Founder of SPLAB and the Cascadia Poetry Festival, Paul E. Nelson was a professional broadcaster from 1980 to 2006, and researched, hosted and produced over 450 original public affairs radio programs and over 150 additional interviews since then. On-air host, news anchor, and public affairs coordinator in Chicago, Seattle, Baltimore and other towns, he’s a poet who has given presentations or readings in Brussels, London, China, and other places while being very active since 1994 in the Puget Sound literary community. Published books include: American Prophets (Interviews, Seattle Poetics LAB, 2018) American Sentences (Apprentice House, 2015), A Time Before Slaughter (Apprentice House, Nov. 2009, shortlisted for the Stranger Genius Award in 2010), Organic in Cascadia: A Sequence of Energies, published in English and Portuguese by Lumme Editions of Brazil in 2013 and Organic Poetry (VDM, Verlag, Germany, October 2008). His 2015 interview with José Kozer was published in 2016 as Tiovivo Tres Amigos. He is also co-editor of four anthologies: Make It True: Poetry From Cascadia, Samthology: A Tribute to Sam Hamill (Seattle Poetics LAB, 2019), Make it True meets Medusario (Pleasure Boat Studio, 2019) and 56 Days of August: Poetry Postcards. He writes an American Sentence every day and lives with his partner Bhakti Watts and youngest daughter Ella Roque in Seattle’s Rainier Beach neighborhood in the Cedar River watershed in the Cascadia bioregion.

Buy A Time Before Slaughter: Featuring Pig War and Other Songs of Cascadia at:

Carlos Sirah is a native of the Mississippi Delta. He is a writer, performer, and cultural worker, and U.S. military veteran, who opposes U.S. militarism, in all its permutations, both at home and abroad. Sirah creates formal structures rooted in Black expressions of possibility, taking the shape of concert, lyric prose, procession, as well as screen and stageplays. Sirah’s interdisciplinary practice thinks with multiple aesthetic traditions: Black Arts Movement, Theatrical Jazz, Free Jazz, Blues, and Black Spiritual practices. Sirah is a member of the Remember2019 collective and the emerging Veterans Art Movement. Sirah holds an MFA in Writing for Performance from Brown University. His debut work, The High Alive: An Epic Hoodoo Diptych is published by The 3rd Thing Press.

Buy a copy of The High Alive at:

Julia Wohlstetter is a poet born in Seattle, WA. She is the creator and co-host of Poetry Practice Space at The Independent Publishing Resource Center in Portland, OR, and curates the reading series “5 by 5” at Cardinal Club. Author of the chapbooks “Please and Please” and “Forever Machine” (2017) her poetry has appeared in Reality Beach, Metatron-Omega, Bodega Magazine and 1001 journal. This fall, she will begin her MFA in poetry at The Iowa Writers Workshop.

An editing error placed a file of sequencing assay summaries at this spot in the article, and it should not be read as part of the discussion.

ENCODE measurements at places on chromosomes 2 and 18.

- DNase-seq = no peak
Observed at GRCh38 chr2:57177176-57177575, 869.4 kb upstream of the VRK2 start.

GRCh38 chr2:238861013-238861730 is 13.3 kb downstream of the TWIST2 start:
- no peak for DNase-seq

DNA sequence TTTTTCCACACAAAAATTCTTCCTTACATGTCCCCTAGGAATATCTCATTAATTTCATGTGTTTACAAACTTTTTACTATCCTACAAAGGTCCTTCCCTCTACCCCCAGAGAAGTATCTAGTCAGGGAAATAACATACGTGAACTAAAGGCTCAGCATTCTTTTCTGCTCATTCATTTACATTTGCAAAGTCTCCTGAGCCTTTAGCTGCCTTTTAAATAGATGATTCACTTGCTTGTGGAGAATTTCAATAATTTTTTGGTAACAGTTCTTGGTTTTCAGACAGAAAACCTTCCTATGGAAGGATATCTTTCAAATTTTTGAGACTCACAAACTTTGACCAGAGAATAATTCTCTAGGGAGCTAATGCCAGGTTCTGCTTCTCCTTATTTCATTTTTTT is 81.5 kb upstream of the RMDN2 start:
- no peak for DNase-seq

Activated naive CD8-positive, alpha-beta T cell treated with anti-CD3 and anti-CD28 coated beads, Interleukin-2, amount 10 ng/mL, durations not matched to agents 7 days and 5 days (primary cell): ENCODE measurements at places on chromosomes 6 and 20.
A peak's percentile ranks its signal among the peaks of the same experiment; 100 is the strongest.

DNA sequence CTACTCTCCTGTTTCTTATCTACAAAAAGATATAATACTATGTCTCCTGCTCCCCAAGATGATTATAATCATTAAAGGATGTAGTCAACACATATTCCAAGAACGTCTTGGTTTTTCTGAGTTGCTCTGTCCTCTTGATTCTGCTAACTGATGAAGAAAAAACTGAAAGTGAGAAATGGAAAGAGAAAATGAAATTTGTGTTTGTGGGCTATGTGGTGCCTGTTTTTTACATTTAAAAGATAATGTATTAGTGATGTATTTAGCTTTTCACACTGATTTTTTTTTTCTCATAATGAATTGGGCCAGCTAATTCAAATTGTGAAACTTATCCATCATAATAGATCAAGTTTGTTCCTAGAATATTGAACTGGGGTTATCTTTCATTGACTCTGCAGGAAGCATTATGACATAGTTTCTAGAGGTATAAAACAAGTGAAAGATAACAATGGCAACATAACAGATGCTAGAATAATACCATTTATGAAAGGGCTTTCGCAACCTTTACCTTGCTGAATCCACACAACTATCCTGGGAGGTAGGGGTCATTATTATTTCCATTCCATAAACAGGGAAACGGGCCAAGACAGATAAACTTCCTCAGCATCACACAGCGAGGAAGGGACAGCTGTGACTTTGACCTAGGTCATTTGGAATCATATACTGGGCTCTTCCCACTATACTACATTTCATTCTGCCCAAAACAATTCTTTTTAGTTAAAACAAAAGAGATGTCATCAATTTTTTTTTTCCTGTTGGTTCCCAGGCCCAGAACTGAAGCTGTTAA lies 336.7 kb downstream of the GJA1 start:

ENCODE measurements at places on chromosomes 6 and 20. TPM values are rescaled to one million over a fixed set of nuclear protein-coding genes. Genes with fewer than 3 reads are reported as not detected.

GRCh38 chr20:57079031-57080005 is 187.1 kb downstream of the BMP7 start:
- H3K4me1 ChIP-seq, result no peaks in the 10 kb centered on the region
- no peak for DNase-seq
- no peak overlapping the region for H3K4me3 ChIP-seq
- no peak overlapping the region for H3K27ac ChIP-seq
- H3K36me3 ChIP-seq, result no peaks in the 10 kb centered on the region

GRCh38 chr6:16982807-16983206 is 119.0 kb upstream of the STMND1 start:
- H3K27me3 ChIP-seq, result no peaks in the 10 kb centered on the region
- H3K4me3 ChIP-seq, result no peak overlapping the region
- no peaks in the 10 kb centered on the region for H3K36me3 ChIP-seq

Find her work on instagram: @j_pomes

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The Poetry Foundation

Dispatches from the Poetry Wars was a great little, shit-stirring website that reminded us that poetry wars are ongoing and critical, if they lead to dialog. Community happens only when there is real dialog and I feel like Dispatches was a community. Still is, in many ways, though they have stopped posting new material as of last month.

One effort they DID make was to attempt to hold The Poetry Foundation accountable. The huge and lavishly-funded (can I write “hugely-endowed?) operation is responsible for the legendary Poetry Magazine, founded in 1912, and a huge downtown Chicago headquarters built with a huge donation from a pharmaceutical heiress. (Did I uss the word “huge” enough in that sentence?)

In response to the shelter-in-place guidelines created to slow the novel Coronavirus, Dispatches called out what they felt was an insufficient response from The Poetry Foundation, and urged readers to sign a petition designed to garner more support for poets in need, along with poetry (& other independent) bookstores and small poetry organizations. You can see their post here: and get some sense of it with this:


Yesterday, Dispatches sent out this email:

The NYT has published an article today on the open letter to the PoFo by former Fellows and Contributors. 1,800 people have signed it so far, amazingly enough… it is a good sign, indeed, that there’s a sudden and righteous contempt aimed at this corrupt institution. We were the first to say it and quite some time ago, so we certainly agree with the call of the letter: Boycott the Poetry Foundation.

The NYT article ends with a link to the Chicago Tribune article about the original speCt books petition (now itself approaching 2,500 signatories), in which Dispatches is mentioned, with quotes from Mike Boughn.

It’s well worth reading to get some sense of the corporate culture that runs The Poetry Foundation. (Contrast that with SPLAB’s 2017 “Statement of Openness and Inclusivity” which holds up well at this time.)